Although considerations of this kind support the Ultramares rule when the accountant or lawyer is negligent, they do not support immunity from damages for fraud. The optimal amount of fraud is zero; judges worry less about overdeterrence of socially productive activities (although error in separating fraud from negligence leaves a residuum of concern). Ultramares itself was a negligence case, and Judge Cardozo carefully observed that his opinion was not designed to "emancipate accountants from the consequences of fraud." 255 N.Y. at 189, 174 N.E. at 448. Indiana does not apply a privity rule in fraud cases, Parke County v. Ropak, Inc., 526 N.E.2d 732, 736 (Ind.App. 1988); Plymale v. Upright, 419 N.E.2d 756, 760 (Ind.App. 1981). We therefore concluded in Ashland Oil, Inc. v. Arnett, 875 F.2d 1271, 1284 (7th Cir. 1989), that Indiana would not apply Ultramares in fraud actions.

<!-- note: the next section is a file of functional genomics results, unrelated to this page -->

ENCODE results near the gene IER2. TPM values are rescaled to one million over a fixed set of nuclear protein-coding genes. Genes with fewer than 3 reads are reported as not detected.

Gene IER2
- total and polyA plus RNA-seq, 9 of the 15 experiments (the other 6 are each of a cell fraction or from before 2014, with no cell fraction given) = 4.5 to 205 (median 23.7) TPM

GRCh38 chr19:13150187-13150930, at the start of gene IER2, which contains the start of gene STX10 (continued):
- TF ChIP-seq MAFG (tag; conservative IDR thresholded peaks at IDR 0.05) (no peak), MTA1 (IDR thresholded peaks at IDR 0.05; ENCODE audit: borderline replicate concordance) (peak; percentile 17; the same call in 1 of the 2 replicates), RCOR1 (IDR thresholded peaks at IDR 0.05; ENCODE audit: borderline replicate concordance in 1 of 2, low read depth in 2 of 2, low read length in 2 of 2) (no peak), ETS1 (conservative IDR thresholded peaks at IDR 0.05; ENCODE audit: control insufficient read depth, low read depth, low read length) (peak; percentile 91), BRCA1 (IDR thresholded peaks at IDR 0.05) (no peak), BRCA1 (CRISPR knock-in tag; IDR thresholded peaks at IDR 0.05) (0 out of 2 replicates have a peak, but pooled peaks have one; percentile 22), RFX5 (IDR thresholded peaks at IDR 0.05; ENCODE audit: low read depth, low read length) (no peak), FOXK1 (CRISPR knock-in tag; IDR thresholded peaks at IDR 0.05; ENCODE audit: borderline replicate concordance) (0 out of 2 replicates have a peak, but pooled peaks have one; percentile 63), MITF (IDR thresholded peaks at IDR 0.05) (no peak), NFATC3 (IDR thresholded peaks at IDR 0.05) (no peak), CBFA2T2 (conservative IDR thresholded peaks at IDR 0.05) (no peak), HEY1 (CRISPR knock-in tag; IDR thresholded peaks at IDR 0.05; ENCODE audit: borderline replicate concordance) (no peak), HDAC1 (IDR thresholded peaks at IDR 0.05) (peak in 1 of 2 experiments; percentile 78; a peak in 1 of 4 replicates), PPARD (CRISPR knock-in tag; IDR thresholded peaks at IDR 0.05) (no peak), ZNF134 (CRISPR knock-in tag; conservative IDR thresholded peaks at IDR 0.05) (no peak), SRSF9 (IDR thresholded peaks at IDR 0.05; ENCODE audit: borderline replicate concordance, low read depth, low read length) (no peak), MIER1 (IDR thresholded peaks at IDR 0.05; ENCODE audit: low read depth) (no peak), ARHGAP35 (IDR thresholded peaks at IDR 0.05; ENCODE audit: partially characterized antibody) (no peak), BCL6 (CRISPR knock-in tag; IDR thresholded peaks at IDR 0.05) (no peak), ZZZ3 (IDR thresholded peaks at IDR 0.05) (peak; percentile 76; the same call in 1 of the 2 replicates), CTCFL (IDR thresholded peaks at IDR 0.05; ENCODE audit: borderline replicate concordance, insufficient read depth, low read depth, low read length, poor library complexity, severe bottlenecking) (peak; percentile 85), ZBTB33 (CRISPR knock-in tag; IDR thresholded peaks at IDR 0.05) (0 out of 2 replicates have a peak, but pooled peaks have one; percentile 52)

Both the fraud and the direct dissemination qualifications of Ultramares come into play. Let us start with the latter. Schwartz expressly consented to the distribution of his letter to accountants, attorneys, and tax advisers — that is, to the professional assistants of investors. Schwartz treats these persons as if they were distinct from investors, but they are not. They are agents of investors. To give information to an agent is to give it to the principal. The SEC treats a sophisticated adviser (that is, a "purchaser representative" under Rule 501(h)) as a proxy for a sophisticated investor when deciding the allowable scope of an unregistered § 4(2) or Regulation D offering. See Rule 506(b)(2)(ii). Information sent to such "purchaser representatives" is designed to affect investment decisions. That the effect is indirect is no more a defense to liability than it would be to observe that the erroneous description of a drug's effects appeared in the literature distributed to physicians but was not stuffed in the box when the patient picked up a prescription. Information is given to physicians precisely so that it will affect the choice of drugs; information is given to accountants and tax advisers so that it will affect the choice of investment — sometimes via an investment the agent makes for the client's account, sometimes via the advice the agent gives to the client, and sometimes the agent passes along the information verbatim. Nothing in the rationale of Ultramares implies a line between a tax adviser and a taxpayer. Perhaps some of the 101 appellants (who bought one or more units in the 1983 program) did not have attorneys, accountants, or tax counsellors (or had agents who did not get the letter); but those who did receive this information with Schwartz's consent through their agents (or whose agents acted on the basis of the information) are entitled to proceed against its author.